In mid-2000 the investors overwhelmingly approved the reorganization plan and the reformulated company, named JCM Partners, took charge of the properties, then numbering 52 apartment buildings, 2 office buildings, a residential lot, and a 20-acre parcel. The plan created two classes of members, Preferred and Common unit holders, and the notes of Preferred members would be redeemed first, at 40 cents on the dollar. But they could opt to continue on as investors, which 800 chose to do. The discounted payoff amount was guaranteed. Within one year, by June 2001, JCM Partners paid off the notes in three installments. And they did so without having to sell any properties, which would have triggered a large federal tax liability for the original equity investors on accumulated depreciation and capital gains.

 The 1,100 remaining large investors and church agencies, who collectively held more than 90 million “investment units,” together with the hundreds of smaller investors who had opted to hang on, were all at the mercy of the market and the competence of the JCM officers. But they had the potential to recoup more of their investments if things went their way.

Connolly refinanced the mortgages at favorable rates and raised rents to match or exceed levels in neighboring complexes, all of which raised cash for maintenance, which had been deferred for years. This and an upswing in California real estate after 2000 put the wind at his back and allowed him to chip away at the maintenance backlog over the next months and years.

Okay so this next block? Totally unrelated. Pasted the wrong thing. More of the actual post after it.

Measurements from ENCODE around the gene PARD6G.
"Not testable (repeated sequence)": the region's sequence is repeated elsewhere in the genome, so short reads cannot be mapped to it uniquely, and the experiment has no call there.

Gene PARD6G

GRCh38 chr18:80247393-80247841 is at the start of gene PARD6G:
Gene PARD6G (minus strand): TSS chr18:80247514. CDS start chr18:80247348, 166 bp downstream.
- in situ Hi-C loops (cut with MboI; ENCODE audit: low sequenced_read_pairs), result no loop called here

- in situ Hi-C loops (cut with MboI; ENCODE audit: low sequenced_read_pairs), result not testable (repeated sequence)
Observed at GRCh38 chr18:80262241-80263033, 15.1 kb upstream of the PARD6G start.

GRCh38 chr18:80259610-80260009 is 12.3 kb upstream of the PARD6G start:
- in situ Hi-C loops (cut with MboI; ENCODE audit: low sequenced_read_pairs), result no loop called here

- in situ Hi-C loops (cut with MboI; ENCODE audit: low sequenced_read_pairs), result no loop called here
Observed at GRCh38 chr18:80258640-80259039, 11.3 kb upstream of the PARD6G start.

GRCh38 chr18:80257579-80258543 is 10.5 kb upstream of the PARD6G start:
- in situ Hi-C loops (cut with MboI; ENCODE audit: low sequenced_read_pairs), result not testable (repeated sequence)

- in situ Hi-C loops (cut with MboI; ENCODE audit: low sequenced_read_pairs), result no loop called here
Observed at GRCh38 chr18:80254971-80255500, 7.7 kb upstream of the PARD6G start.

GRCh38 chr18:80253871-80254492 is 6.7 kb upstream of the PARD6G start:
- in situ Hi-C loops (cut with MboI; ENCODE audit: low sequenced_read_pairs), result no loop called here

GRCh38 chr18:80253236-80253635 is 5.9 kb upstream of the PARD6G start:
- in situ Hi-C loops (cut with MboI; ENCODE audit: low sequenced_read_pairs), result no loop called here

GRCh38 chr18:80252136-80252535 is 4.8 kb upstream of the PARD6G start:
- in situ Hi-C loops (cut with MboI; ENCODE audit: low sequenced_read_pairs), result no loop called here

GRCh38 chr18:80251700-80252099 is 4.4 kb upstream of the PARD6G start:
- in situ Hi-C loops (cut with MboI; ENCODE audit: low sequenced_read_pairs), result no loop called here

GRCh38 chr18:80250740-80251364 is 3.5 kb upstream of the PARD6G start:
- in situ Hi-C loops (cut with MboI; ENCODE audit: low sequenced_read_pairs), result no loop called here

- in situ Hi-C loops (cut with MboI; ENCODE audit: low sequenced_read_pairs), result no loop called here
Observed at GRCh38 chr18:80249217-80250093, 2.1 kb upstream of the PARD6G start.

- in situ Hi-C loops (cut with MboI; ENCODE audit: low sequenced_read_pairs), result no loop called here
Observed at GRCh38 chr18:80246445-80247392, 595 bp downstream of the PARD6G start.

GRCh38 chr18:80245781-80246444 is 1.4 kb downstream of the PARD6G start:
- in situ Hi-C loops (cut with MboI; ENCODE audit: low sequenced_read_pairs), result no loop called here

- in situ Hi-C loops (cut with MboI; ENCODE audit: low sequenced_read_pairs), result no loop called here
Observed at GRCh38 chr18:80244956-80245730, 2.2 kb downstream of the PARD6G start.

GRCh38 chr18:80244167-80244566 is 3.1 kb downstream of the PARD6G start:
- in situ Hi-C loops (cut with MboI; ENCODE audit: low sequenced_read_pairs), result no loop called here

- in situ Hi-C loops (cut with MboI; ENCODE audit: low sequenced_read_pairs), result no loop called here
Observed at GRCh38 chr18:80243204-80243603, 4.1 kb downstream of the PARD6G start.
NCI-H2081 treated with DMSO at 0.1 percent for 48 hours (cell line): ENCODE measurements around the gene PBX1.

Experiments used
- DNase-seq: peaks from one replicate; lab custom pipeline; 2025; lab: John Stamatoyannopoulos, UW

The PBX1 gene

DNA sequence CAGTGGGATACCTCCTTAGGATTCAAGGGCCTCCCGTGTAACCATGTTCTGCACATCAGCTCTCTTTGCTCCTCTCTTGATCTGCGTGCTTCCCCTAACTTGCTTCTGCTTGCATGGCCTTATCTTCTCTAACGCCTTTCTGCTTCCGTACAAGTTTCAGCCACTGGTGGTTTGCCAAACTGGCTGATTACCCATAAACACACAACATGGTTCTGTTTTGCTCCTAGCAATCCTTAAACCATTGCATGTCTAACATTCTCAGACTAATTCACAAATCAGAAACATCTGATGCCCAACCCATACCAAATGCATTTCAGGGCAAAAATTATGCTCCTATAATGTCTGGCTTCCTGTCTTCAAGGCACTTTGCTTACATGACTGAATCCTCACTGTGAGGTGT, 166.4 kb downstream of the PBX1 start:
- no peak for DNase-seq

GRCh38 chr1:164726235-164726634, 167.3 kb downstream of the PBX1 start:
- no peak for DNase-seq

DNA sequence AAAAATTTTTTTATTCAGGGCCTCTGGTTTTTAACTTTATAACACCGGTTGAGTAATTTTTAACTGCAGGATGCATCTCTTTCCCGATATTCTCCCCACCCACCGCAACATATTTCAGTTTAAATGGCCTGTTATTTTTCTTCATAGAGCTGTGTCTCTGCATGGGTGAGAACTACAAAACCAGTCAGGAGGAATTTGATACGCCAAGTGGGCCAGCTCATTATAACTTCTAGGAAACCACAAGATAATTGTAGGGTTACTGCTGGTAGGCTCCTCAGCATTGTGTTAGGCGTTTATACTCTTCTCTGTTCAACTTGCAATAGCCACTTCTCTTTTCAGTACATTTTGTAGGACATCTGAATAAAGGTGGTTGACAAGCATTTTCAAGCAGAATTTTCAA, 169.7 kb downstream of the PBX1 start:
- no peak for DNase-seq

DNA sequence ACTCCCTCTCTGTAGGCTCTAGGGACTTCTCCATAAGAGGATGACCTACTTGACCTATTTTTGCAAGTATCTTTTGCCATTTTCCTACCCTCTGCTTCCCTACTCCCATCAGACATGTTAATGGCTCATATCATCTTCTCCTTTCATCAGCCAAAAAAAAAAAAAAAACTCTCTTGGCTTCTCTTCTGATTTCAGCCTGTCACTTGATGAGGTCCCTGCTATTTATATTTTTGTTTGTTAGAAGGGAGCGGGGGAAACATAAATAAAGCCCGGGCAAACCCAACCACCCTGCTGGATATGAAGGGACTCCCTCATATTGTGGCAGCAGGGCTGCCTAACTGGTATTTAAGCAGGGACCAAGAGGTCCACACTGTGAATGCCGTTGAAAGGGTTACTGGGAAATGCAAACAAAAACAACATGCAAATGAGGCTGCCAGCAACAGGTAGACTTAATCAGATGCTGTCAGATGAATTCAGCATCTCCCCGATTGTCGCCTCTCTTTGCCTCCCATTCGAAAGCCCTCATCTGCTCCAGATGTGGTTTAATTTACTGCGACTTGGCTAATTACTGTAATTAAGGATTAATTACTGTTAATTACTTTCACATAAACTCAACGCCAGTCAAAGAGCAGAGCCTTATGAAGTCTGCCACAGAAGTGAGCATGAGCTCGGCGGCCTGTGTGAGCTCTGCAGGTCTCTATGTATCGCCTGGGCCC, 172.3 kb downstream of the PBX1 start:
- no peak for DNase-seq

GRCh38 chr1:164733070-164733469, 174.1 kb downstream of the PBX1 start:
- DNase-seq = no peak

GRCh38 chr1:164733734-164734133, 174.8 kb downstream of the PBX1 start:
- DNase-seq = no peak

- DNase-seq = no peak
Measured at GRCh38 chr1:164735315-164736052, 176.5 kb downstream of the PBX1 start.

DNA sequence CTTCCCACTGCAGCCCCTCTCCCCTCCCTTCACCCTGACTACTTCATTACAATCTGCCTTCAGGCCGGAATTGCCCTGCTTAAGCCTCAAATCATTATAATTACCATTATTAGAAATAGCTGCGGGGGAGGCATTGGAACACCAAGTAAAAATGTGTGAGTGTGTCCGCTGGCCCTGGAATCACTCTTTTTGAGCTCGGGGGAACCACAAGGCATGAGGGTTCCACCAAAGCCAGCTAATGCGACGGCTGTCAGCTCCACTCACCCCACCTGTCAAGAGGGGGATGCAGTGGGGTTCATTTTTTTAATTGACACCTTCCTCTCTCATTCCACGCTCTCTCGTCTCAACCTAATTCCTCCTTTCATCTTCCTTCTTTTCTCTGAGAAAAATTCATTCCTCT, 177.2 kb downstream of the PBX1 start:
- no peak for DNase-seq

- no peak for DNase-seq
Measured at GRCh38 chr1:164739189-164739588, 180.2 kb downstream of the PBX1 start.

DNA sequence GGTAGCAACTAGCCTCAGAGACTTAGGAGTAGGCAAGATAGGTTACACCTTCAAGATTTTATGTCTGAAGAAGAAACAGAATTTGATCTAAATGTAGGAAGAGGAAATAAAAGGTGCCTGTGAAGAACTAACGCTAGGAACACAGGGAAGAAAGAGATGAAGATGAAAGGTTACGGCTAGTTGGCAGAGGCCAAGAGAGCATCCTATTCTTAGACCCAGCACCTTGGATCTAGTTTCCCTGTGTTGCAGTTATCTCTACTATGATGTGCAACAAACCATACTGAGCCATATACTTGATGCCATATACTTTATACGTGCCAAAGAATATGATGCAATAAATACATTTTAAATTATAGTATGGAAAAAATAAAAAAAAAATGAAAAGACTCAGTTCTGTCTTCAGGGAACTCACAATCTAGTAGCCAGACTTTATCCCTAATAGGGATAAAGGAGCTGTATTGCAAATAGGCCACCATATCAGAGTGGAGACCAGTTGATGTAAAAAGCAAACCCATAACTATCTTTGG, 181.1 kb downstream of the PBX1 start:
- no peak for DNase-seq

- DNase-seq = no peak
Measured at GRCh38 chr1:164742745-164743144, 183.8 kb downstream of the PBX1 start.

In June 2001, the JCM board of managers appointed as CEO and president Gayle Ing, the wife of Michael Vanni, who was now board chairman. Although this had the appearance of nepotism, Ms. Ing’s credentials were credible. A former executive at Bank of America, she had twenty-five years of experience in real estate property management. The Vanni’s, as investors themselves, also had a personal stake in the success of the venture.[33]

Since mid 2001, the creditors fared better than expected. JCM became a profitable company and has made regular distributions, first semiannually at $10 million and then monthly in smaller amounts. By late 2002, several hundred investors had been paid off and only 775 remain.

In the fall of 2002 a new tumult arose in Michigan when Sequoia Equities, another California real estate investment firm, made a buyout offer to JCM creditors at nearly twice the amount that JCM was paying. Although complicated, as real estate deals always are, the offer seemed a godsend to the church agencies and other local investors. Yet JCM’s board rejected the bid out of hand without discussing it with the investors or allowing them to vote on it. Further, the JCM board enacted various takeover defenses to protect itself from any such attempts. Although JCM ran the company profitably, the interests of its managers seemed to be at odds with the Dutch Reformed church members and agencies in West Michigan still seemingly “holding the bag.” Was the checkered history of IRM to be repeated by JCM?[34]